A production machine/line to produce complex assemblies is going to run several tens of thousands to several hundreds of thousands. (Considerably more if you try to do a high flexibility system that can handle a wide number of different assemblies)   

       So, yes, it would cost a little bit more per part, only a couple of orders of magnitude though.
MechE, Apr 23 2012
  

       I can find no fault with this idea... the mezmerization factor is strong with this one.   

       I recall becoming addicted to these machines for one day in the mid-'80s; the Chicago Zoo had implemented an insidious scheme to divest patrons of their quarters by placing one of the things at every major attraction. My cousins and I left with armloads of monocromatic alligators, polar bears, hippopotami... an injection-molded menagerie of mind-boggling variety. The appeal was, as noted, mostly in the creation process; I can't remember anything about them other than watching the machines and, of course, that new-polycarbon smell.
Alterother, Apr 23 2012
  

       Could we make them in approximately the same size and shape as a short section of an irritating, small child's trachea?
UnaBubba, Apr 23 2012
  

       //A small (palm size or smaller) plastic part will run $30-50.//   

       Wow, that's a good price. I'm picking up a stl piece today for $200 that's about palm sized. Got a hookup you want to share?
doctorremulac3, Apr 23 2012
  

       When I was a kid, my Gramma took me to a shop where she picked out a live chicken and the guy brought it back dead, plucked and still warm! [+]
xandram, Apr 23 2012
  

       The next step would be interesting, bring a chicken into the back room and come out with a box of chicken Mc Nuggets. Complete with a picture of a smiling chicken on the box, winking and giving a "thumbs" up. (See link for the finest commercial parody ever made)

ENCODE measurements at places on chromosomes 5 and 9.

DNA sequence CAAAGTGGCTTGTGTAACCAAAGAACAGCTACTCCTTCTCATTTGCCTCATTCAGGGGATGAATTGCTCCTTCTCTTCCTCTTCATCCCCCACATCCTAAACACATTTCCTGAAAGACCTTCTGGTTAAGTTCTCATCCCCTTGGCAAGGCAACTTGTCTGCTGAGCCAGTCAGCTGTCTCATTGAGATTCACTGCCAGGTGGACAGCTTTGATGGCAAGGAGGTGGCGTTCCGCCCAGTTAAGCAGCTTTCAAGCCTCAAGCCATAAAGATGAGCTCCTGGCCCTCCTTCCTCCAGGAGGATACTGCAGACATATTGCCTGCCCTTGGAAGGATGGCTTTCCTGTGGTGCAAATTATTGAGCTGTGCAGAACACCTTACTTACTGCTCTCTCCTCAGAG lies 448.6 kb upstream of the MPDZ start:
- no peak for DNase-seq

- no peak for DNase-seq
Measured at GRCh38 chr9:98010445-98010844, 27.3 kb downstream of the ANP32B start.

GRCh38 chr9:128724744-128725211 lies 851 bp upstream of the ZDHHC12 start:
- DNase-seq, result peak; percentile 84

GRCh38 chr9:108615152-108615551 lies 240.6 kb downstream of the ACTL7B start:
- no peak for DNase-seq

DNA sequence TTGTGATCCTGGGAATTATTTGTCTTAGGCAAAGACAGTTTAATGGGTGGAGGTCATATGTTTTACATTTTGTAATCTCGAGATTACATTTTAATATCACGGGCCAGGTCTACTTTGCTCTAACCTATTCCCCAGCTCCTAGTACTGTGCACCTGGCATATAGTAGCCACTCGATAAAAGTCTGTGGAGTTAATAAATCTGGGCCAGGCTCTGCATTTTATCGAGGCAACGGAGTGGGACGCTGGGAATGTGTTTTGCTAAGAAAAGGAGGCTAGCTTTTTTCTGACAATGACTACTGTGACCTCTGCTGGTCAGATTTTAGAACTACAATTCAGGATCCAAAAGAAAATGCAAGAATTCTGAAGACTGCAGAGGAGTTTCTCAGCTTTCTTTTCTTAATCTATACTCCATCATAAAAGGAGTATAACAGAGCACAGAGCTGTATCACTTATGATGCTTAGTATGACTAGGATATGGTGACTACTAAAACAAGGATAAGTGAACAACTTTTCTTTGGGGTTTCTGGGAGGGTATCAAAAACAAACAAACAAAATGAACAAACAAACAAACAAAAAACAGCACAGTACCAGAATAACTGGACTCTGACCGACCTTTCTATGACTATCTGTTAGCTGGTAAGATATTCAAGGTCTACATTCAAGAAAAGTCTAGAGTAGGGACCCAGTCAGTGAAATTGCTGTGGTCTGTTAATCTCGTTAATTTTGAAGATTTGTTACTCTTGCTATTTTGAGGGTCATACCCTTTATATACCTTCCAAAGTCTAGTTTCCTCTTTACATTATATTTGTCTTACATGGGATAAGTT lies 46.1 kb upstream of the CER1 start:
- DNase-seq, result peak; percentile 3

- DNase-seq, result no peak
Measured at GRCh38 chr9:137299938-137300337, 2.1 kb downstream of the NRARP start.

By the way, heard a great rebuttal to people who make fun of Chicken Mc Nuggets by saying "I don't know where they get those things. Chickens don't have nuggets." Ha ha ha. Point out that pigs don't have sausages either.
doctorremulac3, Apr 23 2012
  

       //Got a hookup you want to share?//   

       I may be underestimating. We've got a system in house that does decent quality plastic parts (very limited materials), but that means I don't get a part by part quote. Also, fairly open, fine structured parts and minimal supporting material.   

       If you don't need especially high resolution Rep-Rap isn't too bad, but you're still looking at $20-100/lb for the material.
MechE, Apr 23 2012
  

       //Could we make them in approximately the same size and shape as a short section of an irritating, small child's trachea?// is this the same size and shape as our OWN small child's trachea?
po, Apr 23 2012
  

       //our OWN small child's trachea?// - you and [UnaBubba]? - well, congratulations!
hippo, Apr 23 2012
  

       The Museum of Science and Industry in Chicago has a giant plastic spinning top toy making machine. Fun to watch.
RayfordSteele, Apr 23 2012
  

       And I didn't even know they were married...(Una and po, that is.)
blissmiss, Apr 23 2012
  

       I have difficulty imagining them wed - until we hear otherwise I'm going to assume that the urchin in question is the by-blow of a champagne-filled evening.
normzone, Apr 23 2012
  

       I didn't feel a thing! Not sure what that says about the process...
UnaBubba, Apr 23 2012
  

       Rep-Rap, I'll check them out. Prices are coming down all the time with the proliferation of cheap 3d printers. You can buy a small desktop model now for about $1,500.   

       Hard to justify at this point though. Maybe I need one just to make a statement. Although if I need to justify buying a desktop 3d printer the terrorists have already won.   

       As for the cool toymaker link, I have a place in my heart for anything with the suffix "3,000".
doctorremulac3, Apr 24 2012
  

       married? heaven forbid.
po, Apr 24 2012
  

       You're happy to keep living in sin, [po]? I mean, it doesn't bother me, either way.
UnaBubba, Apr 24 2012
  

       rant[+]
Voice, Apr 24 2012
  

       Ahhhh, it's little Unapo.
blissmiss, Apr 24 2012
  

       You changing your name to reflect your lovechild status, [bliss]?
UnaBubba, Apr 24 2012